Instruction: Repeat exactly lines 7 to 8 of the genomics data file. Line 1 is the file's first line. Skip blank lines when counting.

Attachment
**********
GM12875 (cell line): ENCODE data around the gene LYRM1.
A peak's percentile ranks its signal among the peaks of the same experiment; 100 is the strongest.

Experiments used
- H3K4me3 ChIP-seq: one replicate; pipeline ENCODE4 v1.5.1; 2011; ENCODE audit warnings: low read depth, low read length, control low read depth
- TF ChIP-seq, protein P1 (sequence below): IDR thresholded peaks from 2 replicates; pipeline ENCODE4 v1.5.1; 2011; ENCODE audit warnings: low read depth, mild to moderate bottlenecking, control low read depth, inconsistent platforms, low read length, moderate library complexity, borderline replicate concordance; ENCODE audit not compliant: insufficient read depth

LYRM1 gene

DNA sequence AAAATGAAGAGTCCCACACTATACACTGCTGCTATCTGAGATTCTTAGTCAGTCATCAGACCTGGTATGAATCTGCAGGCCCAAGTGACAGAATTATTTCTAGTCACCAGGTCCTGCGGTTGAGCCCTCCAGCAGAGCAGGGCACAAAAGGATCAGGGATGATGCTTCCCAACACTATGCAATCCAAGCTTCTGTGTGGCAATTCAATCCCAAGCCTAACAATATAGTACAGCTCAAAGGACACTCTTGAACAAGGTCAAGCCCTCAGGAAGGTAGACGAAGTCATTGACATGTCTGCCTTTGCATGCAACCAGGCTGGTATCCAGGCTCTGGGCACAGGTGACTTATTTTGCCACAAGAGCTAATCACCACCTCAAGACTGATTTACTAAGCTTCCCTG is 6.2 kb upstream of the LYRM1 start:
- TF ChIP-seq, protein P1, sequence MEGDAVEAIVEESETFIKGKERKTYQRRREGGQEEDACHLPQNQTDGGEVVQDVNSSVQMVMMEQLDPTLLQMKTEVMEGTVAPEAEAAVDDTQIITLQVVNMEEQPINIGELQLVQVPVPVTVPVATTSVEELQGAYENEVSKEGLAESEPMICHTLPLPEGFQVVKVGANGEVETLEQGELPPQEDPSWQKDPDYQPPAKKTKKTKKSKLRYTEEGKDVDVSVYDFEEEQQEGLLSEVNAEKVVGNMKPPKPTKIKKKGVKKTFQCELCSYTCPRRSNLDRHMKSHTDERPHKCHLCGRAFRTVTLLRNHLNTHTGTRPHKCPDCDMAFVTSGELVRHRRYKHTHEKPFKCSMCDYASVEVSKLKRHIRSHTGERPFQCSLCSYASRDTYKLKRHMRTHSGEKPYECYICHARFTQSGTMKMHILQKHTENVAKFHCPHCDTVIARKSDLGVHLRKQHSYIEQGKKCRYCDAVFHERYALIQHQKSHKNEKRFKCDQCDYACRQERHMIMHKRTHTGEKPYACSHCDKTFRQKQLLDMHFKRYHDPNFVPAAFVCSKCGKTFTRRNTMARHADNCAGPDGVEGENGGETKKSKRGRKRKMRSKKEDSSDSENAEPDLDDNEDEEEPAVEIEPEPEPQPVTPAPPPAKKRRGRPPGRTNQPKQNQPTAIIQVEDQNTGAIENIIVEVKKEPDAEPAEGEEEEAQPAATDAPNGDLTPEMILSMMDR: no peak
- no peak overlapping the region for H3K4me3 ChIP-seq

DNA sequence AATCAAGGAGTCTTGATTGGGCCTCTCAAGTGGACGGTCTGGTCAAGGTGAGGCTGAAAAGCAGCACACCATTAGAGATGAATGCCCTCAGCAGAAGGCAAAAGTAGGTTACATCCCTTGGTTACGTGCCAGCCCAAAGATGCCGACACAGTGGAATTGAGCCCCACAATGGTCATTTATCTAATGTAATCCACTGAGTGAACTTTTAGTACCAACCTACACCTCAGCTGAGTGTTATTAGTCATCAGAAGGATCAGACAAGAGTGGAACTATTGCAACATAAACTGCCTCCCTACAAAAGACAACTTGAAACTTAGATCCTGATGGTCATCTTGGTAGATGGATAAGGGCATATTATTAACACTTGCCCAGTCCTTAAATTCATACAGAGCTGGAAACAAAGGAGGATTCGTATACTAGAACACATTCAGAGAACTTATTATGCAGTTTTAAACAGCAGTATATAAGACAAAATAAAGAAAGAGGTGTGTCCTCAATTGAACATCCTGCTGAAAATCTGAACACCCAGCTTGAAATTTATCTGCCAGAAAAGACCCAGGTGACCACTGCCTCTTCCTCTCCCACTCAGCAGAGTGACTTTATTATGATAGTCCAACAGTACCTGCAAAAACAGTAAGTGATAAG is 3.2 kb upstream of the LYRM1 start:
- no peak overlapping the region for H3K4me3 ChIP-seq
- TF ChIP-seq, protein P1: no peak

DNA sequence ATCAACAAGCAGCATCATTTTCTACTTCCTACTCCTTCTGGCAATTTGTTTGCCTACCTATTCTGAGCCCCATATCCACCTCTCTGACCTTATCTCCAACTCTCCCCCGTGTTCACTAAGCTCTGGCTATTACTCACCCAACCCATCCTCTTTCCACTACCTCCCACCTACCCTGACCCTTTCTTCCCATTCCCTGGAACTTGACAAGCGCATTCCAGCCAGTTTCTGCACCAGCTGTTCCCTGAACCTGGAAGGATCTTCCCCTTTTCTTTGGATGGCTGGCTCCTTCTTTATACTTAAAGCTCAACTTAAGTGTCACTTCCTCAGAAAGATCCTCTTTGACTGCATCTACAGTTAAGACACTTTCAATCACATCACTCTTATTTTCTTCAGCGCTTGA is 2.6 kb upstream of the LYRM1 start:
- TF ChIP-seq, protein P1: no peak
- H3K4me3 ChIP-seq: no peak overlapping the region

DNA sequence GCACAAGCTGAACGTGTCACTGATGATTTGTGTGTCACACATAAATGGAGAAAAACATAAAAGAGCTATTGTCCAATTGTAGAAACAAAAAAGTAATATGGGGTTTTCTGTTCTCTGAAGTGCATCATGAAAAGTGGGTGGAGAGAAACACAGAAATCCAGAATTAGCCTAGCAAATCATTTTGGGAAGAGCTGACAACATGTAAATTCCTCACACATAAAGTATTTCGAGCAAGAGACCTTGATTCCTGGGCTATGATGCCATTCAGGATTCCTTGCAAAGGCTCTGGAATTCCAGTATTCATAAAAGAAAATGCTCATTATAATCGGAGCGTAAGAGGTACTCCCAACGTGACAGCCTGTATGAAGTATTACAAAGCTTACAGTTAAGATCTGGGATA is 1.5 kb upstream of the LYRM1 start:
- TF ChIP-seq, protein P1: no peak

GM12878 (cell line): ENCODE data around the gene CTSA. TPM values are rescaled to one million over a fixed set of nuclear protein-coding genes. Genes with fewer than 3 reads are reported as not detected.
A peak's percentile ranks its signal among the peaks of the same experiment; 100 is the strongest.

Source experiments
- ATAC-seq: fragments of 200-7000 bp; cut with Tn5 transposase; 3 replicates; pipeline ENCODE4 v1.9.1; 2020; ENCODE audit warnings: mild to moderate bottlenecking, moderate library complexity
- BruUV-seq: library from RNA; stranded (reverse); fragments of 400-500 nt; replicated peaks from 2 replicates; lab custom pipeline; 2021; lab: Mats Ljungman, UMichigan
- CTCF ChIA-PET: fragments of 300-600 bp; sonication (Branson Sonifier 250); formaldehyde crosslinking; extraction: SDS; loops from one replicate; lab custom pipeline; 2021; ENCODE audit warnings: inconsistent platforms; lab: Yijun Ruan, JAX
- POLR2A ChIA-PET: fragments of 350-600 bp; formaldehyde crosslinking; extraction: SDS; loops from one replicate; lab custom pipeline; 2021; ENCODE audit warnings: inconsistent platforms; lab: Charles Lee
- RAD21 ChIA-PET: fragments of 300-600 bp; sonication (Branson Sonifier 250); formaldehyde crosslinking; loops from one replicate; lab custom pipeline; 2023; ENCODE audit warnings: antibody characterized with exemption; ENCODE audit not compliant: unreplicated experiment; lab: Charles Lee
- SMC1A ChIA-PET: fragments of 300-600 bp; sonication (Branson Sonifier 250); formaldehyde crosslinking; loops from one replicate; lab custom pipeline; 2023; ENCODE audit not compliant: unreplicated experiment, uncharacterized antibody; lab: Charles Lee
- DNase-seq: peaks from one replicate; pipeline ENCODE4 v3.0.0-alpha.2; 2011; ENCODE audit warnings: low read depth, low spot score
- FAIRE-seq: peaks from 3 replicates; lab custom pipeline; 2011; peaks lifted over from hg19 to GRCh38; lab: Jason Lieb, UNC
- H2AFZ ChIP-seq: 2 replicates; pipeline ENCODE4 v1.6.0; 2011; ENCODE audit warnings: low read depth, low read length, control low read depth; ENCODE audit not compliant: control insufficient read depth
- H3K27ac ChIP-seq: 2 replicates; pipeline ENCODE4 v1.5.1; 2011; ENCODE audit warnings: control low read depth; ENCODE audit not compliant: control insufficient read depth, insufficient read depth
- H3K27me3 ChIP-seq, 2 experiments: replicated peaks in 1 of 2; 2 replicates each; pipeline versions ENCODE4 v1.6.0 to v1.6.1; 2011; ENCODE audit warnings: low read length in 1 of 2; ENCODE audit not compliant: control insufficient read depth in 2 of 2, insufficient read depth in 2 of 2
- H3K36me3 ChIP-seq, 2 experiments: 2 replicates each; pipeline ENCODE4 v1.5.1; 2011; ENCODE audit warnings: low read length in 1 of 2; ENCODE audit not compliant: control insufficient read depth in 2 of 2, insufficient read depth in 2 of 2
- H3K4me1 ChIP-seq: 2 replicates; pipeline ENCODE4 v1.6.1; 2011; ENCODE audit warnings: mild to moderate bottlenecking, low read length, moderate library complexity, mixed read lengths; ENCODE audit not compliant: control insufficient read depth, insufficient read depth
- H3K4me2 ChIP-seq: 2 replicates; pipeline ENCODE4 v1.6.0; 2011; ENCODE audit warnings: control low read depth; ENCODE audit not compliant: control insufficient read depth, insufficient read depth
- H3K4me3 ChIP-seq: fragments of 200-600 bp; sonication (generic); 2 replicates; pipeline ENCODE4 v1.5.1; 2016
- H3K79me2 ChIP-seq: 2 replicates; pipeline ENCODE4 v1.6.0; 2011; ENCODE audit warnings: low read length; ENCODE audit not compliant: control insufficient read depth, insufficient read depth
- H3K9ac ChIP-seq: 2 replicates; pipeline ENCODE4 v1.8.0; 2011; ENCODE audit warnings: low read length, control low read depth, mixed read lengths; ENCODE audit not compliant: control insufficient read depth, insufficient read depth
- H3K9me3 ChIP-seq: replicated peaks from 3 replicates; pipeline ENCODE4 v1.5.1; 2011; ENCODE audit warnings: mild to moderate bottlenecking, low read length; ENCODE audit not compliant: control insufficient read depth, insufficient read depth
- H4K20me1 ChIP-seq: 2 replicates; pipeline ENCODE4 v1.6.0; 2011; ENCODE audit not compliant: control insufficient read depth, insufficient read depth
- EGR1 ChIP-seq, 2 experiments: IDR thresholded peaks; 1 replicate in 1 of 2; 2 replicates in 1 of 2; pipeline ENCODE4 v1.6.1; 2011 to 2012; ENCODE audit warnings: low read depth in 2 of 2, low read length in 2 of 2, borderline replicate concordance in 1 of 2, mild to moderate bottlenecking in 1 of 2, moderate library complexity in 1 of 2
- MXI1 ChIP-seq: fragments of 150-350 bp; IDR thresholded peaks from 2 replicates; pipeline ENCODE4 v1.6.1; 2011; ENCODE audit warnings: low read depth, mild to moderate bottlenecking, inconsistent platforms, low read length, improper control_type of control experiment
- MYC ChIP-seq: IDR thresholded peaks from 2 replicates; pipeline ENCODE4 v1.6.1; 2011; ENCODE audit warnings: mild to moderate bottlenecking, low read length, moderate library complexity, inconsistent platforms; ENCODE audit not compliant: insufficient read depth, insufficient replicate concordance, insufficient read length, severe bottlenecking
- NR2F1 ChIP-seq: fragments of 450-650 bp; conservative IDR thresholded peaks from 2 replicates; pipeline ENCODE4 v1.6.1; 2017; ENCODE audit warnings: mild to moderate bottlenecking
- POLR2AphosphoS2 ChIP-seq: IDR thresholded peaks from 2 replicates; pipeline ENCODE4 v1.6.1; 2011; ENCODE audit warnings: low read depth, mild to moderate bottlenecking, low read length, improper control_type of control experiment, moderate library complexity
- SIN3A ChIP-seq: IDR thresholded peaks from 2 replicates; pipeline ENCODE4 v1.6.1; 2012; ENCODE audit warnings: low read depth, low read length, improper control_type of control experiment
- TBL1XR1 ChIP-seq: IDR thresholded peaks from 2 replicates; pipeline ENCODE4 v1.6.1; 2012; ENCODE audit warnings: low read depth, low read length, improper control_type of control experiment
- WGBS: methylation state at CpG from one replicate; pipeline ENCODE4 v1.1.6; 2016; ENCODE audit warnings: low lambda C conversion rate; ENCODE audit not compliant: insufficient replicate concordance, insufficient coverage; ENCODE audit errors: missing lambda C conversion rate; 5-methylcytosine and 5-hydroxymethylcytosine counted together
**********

DNA sequence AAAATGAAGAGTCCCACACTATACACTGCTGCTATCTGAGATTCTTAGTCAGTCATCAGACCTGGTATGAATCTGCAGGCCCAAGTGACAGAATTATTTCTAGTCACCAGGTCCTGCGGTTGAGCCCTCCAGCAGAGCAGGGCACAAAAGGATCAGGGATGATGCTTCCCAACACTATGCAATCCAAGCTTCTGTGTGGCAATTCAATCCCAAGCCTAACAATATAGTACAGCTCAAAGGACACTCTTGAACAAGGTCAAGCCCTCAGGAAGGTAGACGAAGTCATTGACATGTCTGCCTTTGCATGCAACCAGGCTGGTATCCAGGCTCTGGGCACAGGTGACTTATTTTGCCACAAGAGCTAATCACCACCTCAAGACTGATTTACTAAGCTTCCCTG is 6.2 kb upstream of the LYRM1 start:
- TF ChIP-seq, protein P1, sequence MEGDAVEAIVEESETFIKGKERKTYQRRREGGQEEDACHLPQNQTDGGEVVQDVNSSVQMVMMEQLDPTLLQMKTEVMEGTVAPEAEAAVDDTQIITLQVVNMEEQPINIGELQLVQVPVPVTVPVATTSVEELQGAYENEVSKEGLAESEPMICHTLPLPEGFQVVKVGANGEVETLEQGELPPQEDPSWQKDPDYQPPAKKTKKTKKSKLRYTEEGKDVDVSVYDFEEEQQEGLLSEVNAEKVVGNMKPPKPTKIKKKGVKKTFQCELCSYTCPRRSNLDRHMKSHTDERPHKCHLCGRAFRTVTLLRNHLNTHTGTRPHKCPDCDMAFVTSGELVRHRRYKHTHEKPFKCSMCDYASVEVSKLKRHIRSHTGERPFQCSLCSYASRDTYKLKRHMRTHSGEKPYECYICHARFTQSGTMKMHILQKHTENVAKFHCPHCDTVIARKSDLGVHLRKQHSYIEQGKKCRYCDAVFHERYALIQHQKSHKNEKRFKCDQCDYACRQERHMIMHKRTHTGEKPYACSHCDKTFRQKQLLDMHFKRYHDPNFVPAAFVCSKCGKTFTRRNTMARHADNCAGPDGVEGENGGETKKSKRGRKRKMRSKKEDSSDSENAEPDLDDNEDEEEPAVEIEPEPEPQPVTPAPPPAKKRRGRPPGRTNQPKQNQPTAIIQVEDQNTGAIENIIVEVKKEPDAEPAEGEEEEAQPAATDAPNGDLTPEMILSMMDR: no peak